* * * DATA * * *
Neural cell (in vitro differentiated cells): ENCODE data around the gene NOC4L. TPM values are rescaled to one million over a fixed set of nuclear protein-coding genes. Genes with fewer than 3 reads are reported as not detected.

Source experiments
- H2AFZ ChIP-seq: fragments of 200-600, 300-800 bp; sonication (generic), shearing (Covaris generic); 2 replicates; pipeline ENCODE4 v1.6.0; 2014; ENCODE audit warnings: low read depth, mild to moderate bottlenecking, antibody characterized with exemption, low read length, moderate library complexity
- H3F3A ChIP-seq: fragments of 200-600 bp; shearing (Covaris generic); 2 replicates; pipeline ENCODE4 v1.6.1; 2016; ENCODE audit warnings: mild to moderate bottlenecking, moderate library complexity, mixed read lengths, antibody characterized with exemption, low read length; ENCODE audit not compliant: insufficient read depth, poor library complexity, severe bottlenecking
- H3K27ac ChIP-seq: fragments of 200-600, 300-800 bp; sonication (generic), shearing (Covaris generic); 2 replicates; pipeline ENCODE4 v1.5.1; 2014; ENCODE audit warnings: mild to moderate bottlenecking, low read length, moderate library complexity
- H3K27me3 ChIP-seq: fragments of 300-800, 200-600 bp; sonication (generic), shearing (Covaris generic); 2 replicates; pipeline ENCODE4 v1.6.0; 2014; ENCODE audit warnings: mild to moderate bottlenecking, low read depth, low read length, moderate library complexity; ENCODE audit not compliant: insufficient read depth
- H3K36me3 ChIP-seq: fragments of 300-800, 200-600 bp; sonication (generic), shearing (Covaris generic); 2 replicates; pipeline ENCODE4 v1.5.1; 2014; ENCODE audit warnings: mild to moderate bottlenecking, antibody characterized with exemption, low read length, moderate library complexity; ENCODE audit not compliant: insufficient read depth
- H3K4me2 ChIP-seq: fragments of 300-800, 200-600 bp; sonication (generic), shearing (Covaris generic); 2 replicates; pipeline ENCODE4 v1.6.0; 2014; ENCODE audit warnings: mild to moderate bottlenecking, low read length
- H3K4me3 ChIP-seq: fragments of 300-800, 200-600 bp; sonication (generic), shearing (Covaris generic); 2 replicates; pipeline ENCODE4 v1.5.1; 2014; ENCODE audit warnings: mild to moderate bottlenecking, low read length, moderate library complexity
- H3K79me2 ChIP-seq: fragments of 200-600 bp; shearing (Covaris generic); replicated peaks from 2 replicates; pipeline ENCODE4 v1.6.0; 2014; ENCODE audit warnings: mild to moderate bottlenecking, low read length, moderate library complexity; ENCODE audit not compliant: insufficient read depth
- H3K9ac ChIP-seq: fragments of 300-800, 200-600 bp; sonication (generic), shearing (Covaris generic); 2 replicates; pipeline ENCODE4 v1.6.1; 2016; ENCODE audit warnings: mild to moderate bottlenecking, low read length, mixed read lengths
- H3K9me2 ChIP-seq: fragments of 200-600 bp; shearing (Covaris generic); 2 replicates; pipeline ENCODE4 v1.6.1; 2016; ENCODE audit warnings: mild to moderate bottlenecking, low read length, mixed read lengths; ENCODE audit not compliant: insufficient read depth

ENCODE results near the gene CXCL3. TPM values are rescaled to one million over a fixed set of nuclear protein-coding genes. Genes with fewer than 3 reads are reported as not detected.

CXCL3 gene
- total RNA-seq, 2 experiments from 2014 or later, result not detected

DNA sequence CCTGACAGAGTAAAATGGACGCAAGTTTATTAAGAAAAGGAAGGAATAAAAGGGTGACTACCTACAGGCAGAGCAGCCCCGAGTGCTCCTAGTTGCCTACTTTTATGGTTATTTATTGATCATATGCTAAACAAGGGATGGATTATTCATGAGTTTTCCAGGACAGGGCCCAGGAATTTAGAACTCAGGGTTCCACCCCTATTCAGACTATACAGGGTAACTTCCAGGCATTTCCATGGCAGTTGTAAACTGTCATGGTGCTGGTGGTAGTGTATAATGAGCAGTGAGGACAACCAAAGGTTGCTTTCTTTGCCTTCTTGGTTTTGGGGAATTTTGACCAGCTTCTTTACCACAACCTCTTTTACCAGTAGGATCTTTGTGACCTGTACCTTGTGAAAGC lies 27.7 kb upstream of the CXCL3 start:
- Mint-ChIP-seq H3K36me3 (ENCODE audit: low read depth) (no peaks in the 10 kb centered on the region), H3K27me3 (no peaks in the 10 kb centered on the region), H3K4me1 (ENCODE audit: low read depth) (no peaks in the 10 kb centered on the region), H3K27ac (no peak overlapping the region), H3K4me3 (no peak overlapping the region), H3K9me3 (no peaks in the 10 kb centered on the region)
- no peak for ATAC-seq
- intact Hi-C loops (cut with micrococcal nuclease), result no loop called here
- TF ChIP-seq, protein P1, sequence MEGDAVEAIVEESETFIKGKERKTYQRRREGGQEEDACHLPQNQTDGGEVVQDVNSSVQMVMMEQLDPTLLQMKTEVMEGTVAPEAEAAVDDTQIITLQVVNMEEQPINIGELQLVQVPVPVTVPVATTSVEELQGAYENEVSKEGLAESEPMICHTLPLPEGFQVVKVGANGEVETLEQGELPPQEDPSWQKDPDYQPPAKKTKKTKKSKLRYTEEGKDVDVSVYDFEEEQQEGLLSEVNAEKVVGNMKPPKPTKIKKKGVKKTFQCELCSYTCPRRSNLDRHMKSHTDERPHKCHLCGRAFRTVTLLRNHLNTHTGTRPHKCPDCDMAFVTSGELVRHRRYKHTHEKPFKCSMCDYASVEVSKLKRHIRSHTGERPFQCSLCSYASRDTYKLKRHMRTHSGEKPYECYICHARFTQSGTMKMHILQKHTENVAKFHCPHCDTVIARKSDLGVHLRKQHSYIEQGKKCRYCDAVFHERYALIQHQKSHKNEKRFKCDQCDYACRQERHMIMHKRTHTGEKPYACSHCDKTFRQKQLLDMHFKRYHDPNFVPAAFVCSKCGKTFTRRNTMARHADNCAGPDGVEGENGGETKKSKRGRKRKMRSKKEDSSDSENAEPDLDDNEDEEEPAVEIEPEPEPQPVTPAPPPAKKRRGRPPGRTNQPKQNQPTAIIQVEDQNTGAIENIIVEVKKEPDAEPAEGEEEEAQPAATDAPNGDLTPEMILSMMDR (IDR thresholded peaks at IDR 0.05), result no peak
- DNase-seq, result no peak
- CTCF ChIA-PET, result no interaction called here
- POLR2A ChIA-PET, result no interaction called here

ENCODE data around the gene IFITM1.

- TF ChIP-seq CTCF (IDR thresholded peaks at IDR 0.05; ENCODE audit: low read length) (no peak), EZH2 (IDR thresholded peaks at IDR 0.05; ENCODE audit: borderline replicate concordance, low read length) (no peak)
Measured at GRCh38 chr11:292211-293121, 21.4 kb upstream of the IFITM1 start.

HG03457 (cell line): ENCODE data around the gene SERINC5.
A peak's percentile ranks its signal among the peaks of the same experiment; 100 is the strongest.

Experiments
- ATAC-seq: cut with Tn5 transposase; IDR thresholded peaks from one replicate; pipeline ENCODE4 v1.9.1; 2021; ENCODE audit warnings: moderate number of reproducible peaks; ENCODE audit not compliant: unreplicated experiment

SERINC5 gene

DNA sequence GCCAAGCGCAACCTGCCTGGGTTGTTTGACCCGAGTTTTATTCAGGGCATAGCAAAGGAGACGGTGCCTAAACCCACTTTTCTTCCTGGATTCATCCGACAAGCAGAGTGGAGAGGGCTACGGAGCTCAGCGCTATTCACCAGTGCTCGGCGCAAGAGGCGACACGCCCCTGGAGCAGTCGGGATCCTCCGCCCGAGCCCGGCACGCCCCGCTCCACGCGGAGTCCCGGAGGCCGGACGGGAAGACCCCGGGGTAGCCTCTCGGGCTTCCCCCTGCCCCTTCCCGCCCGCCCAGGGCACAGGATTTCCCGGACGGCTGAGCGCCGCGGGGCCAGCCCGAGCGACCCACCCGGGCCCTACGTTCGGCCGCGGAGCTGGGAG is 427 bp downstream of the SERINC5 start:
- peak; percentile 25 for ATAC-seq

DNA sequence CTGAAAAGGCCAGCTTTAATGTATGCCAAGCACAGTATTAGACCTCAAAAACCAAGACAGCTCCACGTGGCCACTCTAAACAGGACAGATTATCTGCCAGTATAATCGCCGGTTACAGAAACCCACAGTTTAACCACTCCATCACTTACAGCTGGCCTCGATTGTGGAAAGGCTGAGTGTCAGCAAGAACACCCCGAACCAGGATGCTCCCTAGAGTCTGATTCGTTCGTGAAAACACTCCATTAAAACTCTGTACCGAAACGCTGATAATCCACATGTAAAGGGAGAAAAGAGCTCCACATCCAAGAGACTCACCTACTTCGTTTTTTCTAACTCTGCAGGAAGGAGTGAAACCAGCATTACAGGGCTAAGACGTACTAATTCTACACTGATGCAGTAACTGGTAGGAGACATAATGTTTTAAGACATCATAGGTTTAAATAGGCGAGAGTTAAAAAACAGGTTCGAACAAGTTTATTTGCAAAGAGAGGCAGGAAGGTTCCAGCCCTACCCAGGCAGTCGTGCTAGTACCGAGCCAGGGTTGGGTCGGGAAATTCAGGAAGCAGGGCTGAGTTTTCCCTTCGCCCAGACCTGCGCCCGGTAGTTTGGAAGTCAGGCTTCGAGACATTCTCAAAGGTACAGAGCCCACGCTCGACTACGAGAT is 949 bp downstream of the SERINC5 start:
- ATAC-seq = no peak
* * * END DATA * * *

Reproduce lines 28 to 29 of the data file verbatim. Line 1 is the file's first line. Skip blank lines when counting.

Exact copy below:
A peak's percentile ranks its signal among the peaks of the same experiment; 100 is the strongest.

Experiments